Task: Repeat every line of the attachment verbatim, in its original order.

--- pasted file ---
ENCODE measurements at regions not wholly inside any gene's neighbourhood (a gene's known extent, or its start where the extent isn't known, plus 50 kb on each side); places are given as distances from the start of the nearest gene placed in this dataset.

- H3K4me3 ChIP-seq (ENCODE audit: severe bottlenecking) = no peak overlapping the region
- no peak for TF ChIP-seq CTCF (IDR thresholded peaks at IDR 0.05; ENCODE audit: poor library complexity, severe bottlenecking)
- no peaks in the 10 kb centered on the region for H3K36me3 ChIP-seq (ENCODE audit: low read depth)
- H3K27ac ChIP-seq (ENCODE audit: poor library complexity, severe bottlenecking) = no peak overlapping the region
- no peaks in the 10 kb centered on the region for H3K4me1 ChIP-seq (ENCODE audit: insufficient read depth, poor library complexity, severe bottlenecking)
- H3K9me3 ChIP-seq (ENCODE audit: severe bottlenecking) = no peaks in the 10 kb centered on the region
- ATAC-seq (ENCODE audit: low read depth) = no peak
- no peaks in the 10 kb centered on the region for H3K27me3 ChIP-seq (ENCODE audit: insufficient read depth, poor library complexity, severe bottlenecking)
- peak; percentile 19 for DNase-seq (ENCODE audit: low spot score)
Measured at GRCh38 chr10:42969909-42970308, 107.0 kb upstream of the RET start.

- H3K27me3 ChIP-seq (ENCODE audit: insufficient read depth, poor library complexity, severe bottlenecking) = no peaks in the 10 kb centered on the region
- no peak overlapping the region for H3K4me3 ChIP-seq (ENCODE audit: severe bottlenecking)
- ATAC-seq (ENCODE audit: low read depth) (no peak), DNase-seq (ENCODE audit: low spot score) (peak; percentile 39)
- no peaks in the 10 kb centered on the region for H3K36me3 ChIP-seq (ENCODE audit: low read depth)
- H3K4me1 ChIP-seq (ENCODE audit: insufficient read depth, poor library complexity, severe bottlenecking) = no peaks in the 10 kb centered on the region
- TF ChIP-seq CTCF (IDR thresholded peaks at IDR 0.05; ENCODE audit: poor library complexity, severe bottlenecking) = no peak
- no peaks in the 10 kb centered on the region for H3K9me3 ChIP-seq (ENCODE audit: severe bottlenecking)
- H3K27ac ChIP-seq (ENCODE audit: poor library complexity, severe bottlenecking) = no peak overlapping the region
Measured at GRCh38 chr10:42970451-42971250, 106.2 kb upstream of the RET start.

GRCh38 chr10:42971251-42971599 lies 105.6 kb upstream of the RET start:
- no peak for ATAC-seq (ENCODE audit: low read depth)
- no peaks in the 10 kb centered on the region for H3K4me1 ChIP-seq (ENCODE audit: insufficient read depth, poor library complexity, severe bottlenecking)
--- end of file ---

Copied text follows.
ENCODE measurements at regions not wholly inside any gene's neighbourhood (a gene's known extent, or its start where the extent isn't known, plus 50 kb on each side); places are given as distances from the start of the nearest gene placed in this dataset.

- H3K4me3 ChIP-seq (ENCODE audit: severe bottlenecking) = no peak overlapping the region
- no peak for TF ChIP-seq CTCF (IDR thresholded peaks at IDR 0.05; ENCODE audit: poor library complexity, severe bottlenecking)
- no peaks in the 10 kb centered on the region for H3K36me3 ChIP-seq (ENCODE audit: low read depth)
- H3K27ac ChIP-seq (ENCODE audit: poor library complexity, severe bottlenecking) = no peak overlapping the region
- no peaks in the 10 kb centered on the region for H3K4me1 ChIP-seq (ENCODE audit: insufficient read depth, poor library complexity, severe bottlenecking)
- H3K9me3 ChIP-seq (ENCODE audit: severe bottlenecking) = no peaks in the 10 kb centered on the region
- ATAC-seq (ENCODE audit: low read depth) = no peak
- no peaks in the 10 kb centered on the region for H3K27me3 ChIP-seq (ENCODE audit: insufficient read depth, poor library complexity, severe bottlenecking)
- peak; percentile 19 for DNase-seq (ENCODE audit: low spot score)
Measured at GRCh38 chr10:42969909-42970308, 107.0 kb upstream of the RET start.

- H3K27me3 ChIP-seq (ENCODE audit: insufficient read depth, poor library complexity, severe bottlenecking) = no peaks in the 10 kb centered on the region
- no peak overlapping the region for H3K4me3 ChIP-seq (ENCODE audit: severe bottlenecking)
- ATAC-seq (ENCODE audit: low read depth) (no peak), DNase-seq (ENCODE audit: low spot score) (peak; percentile 39)
- no peaks in the 10 kb centered on the region for H3K36me3 ChIP-seq (ENCODE audit: low read depth)
- H3K4me1 ChIP-seq (ENCODE audit: insufficient read depth, poor library complexity, severe bottlenecking) = no peaks in the 10 kb centered on the region
- TF ChIP-seq CTCF (IDR thresholded peaks at IDR 0.05; ENCODE audit: poor library complexity, severe bottlenecking) = no peak
- no peaks in the 10 kb centered on the region for H3K9me3 ChIP-seq (ENCODE audit: severe bottlenecking)
- H3K27ac ChIP-seq (ENCODE audit: poor library complexity, severe bottlenecking) = no peak overlapping the region
Measured at GRCh38 chr10:42970451-42971250, 106.2 kb upstream of the RET start.

GRCh38 chr10:42971251-42971599 lies 105.6 kb upstream of the RET start:
- no peak for ATAC-seq (ENCODE audit: low read depth)
- no peaks in the 10 kb centered on the region for H3K4me1 ChIP-seq (ENCODE audit: insufficient read depth, poor library complexity, severe bottlenecking)